Next August, district to provide laptops to Clay students
Oregon City Schools’ five-year technology plan includes a focus on wireless, technical support, professional development, textbook adoptions, and other new provisions for all buildings.
“Our graduating seniors know full well that the collegiate environment demands that all students have a high level of computer literacy in order for them to be successful. Our district wants to ensure that each child is abundantly prepared for any endeavor they choose to pursue,” Superintendent Dr. Lonny J. Rivera wrote in the district’s monthly publication, the Oregon Oracle.
|In the eighth grade Gifted and Talented
Language Arts class, Ryan Twining and
Nicolai Salgau use iPads to display their
work on a classroom screen. (Press photo
by Ken Grosjean)
The plan extends through the 2017-18 school year. The basis of the plan was developed over the past year and a half and is made possible through a 2-mill permanent improvement renewal levy passed in May 2013. The levy costs the owner of a $100,000 house $61 annually, and generates about $1.1 million revenue annually, board member P.J. Kapfhammer told The Press.
“We are in the beginning stages of moving the district’s technology forward in a significantly advanced fashion,” said Technology Director Dawn Schiavone.
Schiavone says the focus of the plan is an implementation of a one-to-one initiative, which entails providing a district-owned mobile device to students. She said enhancements to the technology environment were inevitable.
“As school districts strive to implement the (state’s) Common Core standards and welcome more rigorous, online exams in 2014, we need to ensure that teachers and students have the tools they need to prepare to succeed on these next-generation assessments,” Schiavone said.
This year at Fassett Junior High, the district provided each teacher with a laptop and iPad as instructional tools and an iPad to each seventh and eighth grade student as a learning tool.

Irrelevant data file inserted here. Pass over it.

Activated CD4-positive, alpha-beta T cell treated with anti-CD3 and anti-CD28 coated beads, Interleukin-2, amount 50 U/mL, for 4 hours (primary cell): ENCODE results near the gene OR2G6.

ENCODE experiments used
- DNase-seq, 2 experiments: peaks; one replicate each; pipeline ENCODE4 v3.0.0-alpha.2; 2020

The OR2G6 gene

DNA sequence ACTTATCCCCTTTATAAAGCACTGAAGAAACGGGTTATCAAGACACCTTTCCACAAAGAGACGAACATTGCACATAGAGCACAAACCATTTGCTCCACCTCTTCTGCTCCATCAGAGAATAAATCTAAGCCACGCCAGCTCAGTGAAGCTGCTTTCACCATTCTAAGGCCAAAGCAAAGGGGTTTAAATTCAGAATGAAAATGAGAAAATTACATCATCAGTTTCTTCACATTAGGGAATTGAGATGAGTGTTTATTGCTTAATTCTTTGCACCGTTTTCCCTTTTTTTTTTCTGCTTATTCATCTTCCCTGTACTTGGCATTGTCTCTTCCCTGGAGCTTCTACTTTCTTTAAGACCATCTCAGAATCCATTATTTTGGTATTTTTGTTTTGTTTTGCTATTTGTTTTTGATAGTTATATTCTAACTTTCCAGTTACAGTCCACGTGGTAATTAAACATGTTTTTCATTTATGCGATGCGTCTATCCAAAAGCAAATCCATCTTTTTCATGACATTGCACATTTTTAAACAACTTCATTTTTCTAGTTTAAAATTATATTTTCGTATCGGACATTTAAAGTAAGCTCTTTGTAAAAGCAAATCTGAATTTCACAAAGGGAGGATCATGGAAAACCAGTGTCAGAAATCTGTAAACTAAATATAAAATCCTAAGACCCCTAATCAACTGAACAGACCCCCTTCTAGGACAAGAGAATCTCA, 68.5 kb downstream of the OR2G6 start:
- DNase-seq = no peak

Students are now receiving content digitally from teachers and teachers receive projects and assignments digitally from students through use of email, websites, and learning management systems. Schiavone says an LMS is “a digital version of the classroom where teachers can distribute materials, interact with the students, and conduct assessments – all through the use of technology.”
“As has already been evident in the Fassett iPad one-to-one initiative, the technology becomes the textbook, paper, and pencil of today,” Schiavone said.
“As the district plans for new textbook adoptions, attentiveness will be placed on digital versions. Publishing companies have not progressed with interactive digital textbooks as quickly as school districts would have hoped, but they are getting there. As each year passes, the possibilities are growing.”
“Rarely does a textbook travel to and from school. The staff and students hit the ground running in August and have not looked back since. Classrooms have been forever transformed at Fassett,” Schiavone continued.
In November, staff members at Clay High School received iPads and this spring will receive laptops in preparation for the next phase, which includes providing a laptop for each student. High school students will receive their devices in August.